Makkaratalo (the "Sausage Building"), opposite Helsinki Central Railway Station, turns 50 this year. In honour of this milestone, the Citycenter shopping centre and the owner of the property, Sponda, are planning to beautify the building’s distinctive “sausage” with flowers. The winner of the competition will be revealed during February, and the artwork will be put in place in May.
Makkaratalo (the "Sausage Building"), opposite Helsinki Central Railway Station, turns 50 this year. The monumental rounded concrete ledge surrounding the property will be adorned with beautiful flower arrangements this spring.
In the late 1950s, the architect Viljo Revell was commissioned to modernise the commercial block in central Helsinki. In partnership with Heikki Castrén, Revell designed a modern commercial property that took advantage of the new techniques that had been developed for building with concrete.
Part of Citycenter
The duo’s designs proceeded to the implementation phase in 1964, and the beam-and-column structure of reinforced concrete was completed in 1967. That same year the Asematunneli tunnel underneath the Central Railway Station was connected to Makkaratalo and to the Aleksi-Hermes property. These all together formed the Citycenter complex.
The Citycenter was well received in its day. The manager of the shopping centre, Tiina Fågel, recalls that Makkaratalo had its heyday in the 1980s and 1990s. In those times, the Citycenter had an impressive range of restaurant offerings. Among the newcomer restaurants were a branch of the now-defunct Carrolls fast food chain, and the legendary Omenapuu.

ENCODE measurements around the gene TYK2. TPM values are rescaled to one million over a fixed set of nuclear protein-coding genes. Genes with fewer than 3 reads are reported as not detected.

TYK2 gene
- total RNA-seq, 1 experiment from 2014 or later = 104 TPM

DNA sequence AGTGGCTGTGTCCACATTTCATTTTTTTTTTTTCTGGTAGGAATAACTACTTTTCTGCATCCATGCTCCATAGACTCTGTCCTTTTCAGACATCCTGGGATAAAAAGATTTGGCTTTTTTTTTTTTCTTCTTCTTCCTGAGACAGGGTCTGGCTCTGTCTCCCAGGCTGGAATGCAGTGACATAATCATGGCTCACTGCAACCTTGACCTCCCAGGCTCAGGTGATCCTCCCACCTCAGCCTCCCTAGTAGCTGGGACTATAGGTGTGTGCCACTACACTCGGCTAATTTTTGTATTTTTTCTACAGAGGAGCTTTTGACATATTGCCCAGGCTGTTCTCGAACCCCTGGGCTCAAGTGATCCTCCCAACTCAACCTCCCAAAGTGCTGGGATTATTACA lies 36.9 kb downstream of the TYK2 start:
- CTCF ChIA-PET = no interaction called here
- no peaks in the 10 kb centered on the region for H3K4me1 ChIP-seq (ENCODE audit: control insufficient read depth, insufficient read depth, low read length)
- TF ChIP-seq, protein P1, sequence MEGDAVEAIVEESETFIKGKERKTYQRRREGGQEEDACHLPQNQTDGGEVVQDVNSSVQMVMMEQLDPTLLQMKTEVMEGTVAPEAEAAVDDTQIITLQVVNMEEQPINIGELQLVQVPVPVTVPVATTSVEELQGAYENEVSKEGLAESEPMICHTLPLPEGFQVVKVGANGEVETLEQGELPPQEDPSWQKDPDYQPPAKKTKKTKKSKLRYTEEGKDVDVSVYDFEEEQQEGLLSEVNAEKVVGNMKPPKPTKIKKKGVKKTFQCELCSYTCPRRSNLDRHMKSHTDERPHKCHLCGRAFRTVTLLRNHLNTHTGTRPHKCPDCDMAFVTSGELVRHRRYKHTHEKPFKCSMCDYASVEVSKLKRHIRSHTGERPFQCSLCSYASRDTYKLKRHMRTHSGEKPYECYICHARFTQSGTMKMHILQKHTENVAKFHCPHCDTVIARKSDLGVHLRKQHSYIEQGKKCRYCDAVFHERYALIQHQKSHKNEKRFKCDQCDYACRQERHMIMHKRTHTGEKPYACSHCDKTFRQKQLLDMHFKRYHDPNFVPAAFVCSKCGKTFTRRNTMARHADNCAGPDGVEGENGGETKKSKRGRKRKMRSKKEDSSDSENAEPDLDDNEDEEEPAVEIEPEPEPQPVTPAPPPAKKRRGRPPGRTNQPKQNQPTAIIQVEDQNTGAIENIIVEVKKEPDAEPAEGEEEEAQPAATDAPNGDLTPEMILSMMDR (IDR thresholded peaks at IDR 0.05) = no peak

Makkaratalo has also received a generous amount of visibility in cinema. The massive building site flashed by in Risto Jarva’s Onnenpeli (game of luck) in 1965. Later, in 1980, the shopping centre was seen in Tapio Suominen’s Täältä tullaan elämä! (Life, here we come!).
A major, historically sensitive renovation
Ownership of Makkaratalo was completely transferred to Sponda in 2005, at which time a major renovation of the Citycenter got underway.
”Before that, Citycenter was more of a retail location than a shopping centre. The aim of the renewal was to create a coherent whole in which it was easy to get around,” Fågel says.
Makkaratalo’s interior spaces were completely renewed in the restoration. The facade, however, was restored with much more restraint in order to do justice to its historical value. The building’s trademark “sausage”, the massive cylindrical concrete ledge around the building, was preserved for the delight of passersby. Only the driving ramps leading up to the car park on the second floor were removed as part of the conversion of Keskuskatu into a pedestrian street.
Cooperation between companies increases city centre attractiveness
Throughout its history Makkaratalo’s appearance has been criticised, often harshly. Nowadays, however, it is considered an integral part of the capital’s streetscape, and an emblem of one phase in architectural history. In recognition of this, Citycenter and Sponda are honouring Makkaratalo’s jubilee year. A competition is underway in which 17 teams of architecture students are competing to design floral decorations for the 200-metre sausage around the building. The winning team will receive a prize of EUR 10,000.